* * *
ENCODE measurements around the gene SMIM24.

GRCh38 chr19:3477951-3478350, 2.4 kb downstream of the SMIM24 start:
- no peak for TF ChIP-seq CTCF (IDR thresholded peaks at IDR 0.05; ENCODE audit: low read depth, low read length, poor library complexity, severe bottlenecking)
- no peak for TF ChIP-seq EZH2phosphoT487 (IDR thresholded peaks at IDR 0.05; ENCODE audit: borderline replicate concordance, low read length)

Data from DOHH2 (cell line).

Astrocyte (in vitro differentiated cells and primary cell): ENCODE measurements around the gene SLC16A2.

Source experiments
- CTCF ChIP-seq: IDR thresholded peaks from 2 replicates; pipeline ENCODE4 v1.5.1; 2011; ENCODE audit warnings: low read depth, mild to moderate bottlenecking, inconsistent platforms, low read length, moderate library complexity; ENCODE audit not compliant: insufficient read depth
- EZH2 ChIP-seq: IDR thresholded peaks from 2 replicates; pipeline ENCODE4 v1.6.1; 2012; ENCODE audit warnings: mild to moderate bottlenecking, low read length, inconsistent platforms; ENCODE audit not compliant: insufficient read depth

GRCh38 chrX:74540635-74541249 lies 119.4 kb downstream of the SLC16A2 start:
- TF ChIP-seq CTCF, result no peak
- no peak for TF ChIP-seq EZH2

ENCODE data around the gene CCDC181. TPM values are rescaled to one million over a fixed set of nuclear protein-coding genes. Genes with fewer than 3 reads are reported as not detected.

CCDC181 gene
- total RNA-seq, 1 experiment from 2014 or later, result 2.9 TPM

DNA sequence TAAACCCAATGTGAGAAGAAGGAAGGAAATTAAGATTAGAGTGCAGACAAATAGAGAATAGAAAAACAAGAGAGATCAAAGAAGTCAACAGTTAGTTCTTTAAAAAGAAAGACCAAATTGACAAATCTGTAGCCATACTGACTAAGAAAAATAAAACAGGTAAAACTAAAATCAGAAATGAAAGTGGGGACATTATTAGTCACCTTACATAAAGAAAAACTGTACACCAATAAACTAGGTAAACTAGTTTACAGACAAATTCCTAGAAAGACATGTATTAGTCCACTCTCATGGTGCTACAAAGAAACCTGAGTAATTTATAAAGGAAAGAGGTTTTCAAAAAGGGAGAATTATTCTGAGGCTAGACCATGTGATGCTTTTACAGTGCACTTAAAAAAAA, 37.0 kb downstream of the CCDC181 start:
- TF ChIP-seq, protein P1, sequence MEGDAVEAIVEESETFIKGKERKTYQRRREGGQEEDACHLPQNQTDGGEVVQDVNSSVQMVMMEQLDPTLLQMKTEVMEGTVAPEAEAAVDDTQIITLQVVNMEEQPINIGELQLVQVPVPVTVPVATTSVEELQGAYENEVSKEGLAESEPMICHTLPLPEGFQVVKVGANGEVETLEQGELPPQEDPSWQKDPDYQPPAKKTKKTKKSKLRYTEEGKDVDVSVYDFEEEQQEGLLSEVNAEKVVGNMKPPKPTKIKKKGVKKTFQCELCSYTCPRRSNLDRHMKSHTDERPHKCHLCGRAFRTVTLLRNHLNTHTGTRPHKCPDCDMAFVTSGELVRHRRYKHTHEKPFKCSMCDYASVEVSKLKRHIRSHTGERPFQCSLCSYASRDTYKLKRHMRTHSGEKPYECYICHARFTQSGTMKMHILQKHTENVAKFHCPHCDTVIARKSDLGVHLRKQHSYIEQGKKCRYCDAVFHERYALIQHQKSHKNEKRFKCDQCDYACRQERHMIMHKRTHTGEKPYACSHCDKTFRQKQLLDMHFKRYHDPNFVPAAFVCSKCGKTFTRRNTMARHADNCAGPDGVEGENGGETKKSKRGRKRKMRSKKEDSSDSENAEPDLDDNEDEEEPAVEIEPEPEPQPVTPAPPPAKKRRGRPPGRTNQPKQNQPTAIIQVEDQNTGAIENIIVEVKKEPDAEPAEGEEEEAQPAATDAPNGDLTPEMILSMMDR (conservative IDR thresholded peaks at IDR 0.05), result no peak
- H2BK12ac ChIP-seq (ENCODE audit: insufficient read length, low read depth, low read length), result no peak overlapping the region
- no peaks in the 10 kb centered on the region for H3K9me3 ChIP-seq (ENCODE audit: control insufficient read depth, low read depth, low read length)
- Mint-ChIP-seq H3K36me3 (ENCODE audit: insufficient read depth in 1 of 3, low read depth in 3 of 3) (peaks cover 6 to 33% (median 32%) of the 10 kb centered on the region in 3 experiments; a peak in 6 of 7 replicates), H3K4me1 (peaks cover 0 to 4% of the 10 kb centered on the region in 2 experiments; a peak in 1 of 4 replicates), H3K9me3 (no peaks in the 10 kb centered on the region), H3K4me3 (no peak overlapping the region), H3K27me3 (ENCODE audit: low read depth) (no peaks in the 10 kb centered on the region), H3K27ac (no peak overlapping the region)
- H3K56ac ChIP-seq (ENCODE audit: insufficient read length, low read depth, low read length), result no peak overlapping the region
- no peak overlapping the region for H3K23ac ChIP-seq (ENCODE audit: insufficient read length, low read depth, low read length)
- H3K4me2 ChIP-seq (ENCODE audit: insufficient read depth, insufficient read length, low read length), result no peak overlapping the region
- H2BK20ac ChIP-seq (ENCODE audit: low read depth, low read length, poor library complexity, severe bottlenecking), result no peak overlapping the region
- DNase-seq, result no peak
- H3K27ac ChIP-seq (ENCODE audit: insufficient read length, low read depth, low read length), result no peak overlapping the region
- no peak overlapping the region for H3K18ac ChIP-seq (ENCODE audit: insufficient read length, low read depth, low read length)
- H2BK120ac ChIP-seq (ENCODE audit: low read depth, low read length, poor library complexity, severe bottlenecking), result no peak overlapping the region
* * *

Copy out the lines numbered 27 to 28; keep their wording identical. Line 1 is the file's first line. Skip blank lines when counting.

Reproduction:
- no peak overlapping the region for H3K18ac ChIP-seq (ENCODE audit: insufficient read length, low read depth, low read length)
- H2BK120ac ChIP-seq (ENCODE audit: low read depth, low read length, poor library complexity, severe bottlenecking), result no peak overlapping the region